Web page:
True dog rage or sudden onset idiopathic aggression, is completely different from other types of aggression. From my research into this syndrome, it appears that a dog that is afflicted with SOIA (sudden onset idiopathic aggression), will attack for no reason. There are no obvious triggers.
Since this syndrome is not common, there has been very little study done on this dangerous behaviour. Possible causes can be genetic, Springer Spanials, Cocker Spanials, Bull Terriers, Border collies are a few of the breeds that have a larger percentage of SOIA showing up in bloodlines.In fact, idiopathic aggression, used to be known as ‘Cocker Rage’, or ‘Springer Rage’.
Another cause might be underlying epilepsy, some vets think the attack is possibly a seizure going on in the brain. Sudden onset idiopathic aggression shows up between the age of 7 months and 3 years.
Stopping a dog fight (very useful to know)
In my many years of operating a dog boarding facility, and a few times with my own dogs, I have had to break up a dog fight from time to time. It is very frightening to be sure when the intensity of the fight seems to be a fight to the death!
I once threw myself on top of two large Labs to break them up, landing so that I had one iron grip on the back of one dog’s neck, and likewise with my other hand on the other dog! It’s amazing how strong you can be with adrenaline flowing!
Afterwards, I was shaking from the effort, but no harm was done to either dog. I was not a cool headed dog handler like you will see Cesar Milan is here in the following video.
Treating rage syndrome
The bad news about SOIA is that when a dog actually has it, the condition is rarely treatable. If your trainer suggests that your dog may have SOIA, then a trip to your veterinarian is in order. Some dogs will respond to different drug therapies, and there have been minor successes in treating individuals with phenobarbital (common for epilepsy or seizure disorders).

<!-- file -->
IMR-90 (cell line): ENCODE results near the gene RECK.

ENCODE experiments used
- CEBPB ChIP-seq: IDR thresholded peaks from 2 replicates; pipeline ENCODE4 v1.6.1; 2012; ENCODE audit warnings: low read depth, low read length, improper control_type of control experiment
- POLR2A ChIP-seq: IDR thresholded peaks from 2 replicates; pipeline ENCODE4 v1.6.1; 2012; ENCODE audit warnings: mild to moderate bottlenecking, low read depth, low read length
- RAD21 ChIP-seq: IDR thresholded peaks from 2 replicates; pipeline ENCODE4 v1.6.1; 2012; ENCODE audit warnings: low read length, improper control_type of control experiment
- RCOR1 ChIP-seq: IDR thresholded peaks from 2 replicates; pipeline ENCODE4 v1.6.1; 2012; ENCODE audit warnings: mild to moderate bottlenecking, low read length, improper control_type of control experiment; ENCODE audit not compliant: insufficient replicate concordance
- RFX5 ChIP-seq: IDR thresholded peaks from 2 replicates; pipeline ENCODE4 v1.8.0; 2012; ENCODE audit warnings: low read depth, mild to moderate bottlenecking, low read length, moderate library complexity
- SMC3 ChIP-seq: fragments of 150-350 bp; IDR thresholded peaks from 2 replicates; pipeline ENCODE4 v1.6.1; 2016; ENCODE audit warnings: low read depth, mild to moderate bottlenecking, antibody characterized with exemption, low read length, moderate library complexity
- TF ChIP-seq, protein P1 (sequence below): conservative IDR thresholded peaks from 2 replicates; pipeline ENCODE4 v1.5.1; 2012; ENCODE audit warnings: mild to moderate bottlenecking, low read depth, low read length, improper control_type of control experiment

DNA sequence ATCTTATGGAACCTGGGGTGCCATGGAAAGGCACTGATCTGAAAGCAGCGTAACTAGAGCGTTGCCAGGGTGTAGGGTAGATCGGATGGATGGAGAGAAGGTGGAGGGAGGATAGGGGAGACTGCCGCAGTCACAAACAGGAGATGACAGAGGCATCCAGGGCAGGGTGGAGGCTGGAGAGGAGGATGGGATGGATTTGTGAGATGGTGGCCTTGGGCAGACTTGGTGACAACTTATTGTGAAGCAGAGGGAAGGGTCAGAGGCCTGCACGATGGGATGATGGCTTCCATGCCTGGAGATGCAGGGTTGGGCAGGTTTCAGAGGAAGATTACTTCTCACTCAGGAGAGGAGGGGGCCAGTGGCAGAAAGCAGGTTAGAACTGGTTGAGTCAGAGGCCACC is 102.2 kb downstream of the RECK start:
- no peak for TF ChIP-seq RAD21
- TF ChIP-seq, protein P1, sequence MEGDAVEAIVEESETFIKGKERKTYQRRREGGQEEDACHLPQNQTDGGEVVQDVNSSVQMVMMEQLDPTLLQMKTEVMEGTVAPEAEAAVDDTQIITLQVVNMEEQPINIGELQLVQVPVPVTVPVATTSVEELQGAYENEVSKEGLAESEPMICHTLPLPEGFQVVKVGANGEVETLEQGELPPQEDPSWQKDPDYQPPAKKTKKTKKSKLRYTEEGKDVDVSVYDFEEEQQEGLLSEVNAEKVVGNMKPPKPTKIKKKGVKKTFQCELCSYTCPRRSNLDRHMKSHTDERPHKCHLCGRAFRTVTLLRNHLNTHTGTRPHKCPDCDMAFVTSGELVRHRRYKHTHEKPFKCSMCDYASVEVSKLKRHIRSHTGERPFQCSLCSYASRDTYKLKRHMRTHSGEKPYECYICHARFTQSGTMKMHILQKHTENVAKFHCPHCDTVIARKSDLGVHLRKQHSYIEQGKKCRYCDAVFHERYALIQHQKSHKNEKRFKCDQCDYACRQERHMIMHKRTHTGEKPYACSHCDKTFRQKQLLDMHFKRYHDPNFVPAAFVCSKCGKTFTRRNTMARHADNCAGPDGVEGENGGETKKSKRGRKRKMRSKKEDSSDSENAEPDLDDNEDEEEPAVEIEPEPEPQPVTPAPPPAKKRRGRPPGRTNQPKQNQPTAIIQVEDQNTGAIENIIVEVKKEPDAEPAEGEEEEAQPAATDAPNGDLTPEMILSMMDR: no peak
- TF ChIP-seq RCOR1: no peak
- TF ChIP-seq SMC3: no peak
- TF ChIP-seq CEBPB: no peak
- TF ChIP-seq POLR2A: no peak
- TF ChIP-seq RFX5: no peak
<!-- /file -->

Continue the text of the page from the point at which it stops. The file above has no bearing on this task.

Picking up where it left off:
The nature of this disorder indicates that the cause or triggers of this rare type of aggressive outburst are generally not identifiable. Medical and behavioral intervention is extremely difficult and frequently unsuccessful.
Since true SOIA is truly violent and totally unpredictable; in many cases of dogs with diagnosed SOIA, the recommended solution is humane euthanasia. If you suspect that your dog has Sudden Onset Idiopathic Aggression, talk to your veterinarian immediately.
I would be more prone to try some natural therapies too, like changing the diet to a wholesome natural diet of either a balanced raw diet or a homemade cooked diet. Processed dogfoods might have ingredients and even chemicals in them that could make this condition more severe.
A muzzle, that prevents your dog from biting anyone or any other living creatures, yet allows him or her to drink from a water bowl, would be a must. This muzzle should be worn ALL the time, except for brief periods for meals. Since you cannot predict when your dog will have these aggressive episodes, the muzzle is absolutely necessary!
The most effective and safe muzzles are the cage types, not the soft fabric muzzles that are commonly used by groomers and vets. Make sure the muzzle will not slip off from behind the dogs ears. A loose muzzle is a useless muzzle.
A very good muzzle is this one from Cherrybrook, a cage muzzle by Baskerville
Safety is paramount, don’t take a chance.